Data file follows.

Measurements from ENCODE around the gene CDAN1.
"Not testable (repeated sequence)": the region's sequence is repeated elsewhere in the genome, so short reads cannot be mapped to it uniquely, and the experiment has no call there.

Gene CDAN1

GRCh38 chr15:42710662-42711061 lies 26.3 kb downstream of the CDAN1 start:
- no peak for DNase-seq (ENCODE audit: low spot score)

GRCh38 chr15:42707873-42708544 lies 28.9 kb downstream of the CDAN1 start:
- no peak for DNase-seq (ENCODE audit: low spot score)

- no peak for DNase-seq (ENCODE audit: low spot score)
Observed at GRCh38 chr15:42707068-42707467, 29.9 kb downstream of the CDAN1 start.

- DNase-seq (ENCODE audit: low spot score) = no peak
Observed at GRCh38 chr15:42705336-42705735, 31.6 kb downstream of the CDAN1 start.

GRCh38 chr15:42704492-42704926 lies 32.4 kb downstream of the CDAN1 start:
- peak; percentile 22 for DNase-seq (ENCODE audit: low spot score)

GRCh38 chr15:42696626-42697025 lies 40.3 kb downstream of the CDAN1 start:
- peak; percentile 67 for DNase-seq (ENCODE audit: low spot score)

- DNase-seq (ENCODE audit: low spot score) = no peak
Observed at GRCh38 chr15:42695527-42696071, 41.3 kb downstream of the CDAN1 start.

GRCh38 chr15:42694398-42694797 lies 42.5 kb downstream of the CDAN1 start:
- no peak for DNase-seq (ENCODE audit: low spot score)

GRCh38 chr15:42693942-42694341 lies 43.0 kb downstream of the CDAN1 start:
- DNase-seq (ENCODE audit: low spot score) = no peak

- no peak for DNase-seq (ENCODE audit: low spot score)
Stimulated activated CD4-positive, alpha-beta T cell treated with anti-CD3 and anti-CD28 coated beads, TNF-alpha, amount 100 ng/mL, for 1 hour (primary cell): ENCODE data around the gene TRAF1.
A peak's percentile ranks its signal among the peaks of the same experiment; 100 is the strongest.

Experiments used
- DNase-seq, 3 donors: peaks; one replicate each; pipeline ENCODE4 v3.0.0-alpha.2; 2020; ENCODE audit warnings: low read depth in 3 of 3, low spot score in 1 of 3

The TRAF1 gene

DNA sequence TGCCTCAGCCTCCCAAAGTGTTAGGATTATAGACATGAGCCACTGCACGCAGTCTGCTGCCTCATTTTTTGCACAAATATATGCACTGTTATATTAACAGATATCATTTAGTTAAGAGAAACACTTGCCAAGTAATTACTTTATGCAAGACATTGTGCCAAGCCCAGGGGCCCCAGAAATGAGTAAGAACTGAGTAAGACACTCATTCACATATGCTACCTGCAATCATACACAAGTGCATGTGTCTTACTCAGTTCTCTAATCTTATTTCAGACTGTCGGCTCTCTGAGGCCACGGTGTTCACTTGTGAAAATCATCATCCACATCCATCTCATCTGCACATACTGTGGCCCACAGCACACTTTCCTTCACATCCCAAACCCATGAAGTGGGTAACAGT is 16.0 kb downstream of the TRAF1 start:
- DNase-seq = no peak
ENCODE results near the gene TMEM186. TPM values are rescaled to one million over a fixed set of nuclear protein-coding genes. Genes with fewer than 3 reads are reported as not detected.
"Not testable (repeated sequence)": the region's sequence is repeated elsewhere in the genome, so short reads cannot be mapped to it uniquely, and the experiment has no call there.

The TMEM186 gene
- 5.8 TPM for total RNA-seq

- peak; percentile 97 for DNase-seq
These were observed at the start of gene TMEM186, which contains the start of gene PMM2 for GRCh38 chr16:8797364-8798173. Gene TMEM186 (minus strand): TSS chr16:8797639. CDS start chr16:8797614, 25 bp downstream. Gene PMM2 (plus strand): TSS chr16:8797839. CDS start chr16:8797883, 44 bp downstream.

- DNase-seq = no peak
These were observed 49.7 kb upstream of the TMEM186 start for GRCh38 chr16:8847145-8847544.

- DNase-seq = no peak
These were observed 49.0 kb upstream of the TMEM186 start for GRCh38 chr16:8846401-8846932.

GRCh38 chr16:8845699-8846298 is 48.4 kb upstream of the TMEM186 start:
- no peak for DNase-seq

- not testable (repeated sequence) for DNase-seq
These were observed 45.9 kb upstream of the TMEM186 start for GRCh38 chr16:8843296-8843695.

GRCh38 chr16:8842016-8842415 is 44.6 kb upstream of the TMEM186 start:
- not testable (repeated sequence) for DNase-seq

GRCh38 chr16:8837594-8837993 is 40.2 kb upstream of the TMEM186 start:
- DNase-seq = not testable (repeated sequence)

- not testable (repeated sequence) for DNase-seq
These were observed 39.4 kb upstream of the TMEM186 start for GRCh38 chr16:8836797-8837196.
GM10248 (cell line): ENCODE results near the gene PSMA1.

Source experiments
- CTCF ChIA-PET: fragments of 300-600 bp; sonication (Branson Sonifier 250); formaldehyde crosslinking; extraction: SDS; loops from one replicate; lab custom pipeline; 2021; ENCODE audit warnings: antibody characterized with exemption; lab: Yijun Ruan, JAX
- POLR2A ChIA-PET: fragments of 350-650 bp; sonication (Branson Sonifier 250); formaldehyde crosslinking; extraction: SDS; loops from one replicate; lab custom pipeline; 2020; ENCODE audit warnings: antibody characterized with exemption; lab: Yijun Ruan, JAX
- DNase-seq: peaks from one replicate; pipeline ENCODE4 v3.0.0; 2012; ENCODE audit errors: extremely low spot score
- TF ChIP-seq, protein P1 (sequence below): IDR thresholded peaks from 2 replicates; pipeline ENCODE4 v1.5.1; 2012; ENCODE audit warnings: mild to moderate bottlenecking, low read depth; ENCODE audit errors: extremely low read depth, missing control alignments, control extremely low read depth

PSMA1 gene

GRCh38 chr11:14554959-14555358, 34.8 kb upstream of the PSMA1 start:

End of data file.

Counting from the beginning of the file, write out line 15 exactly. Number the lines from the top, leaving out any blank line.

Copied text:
- peak; percentile 67 for DNase-seq (ENCODE audit: low spot score)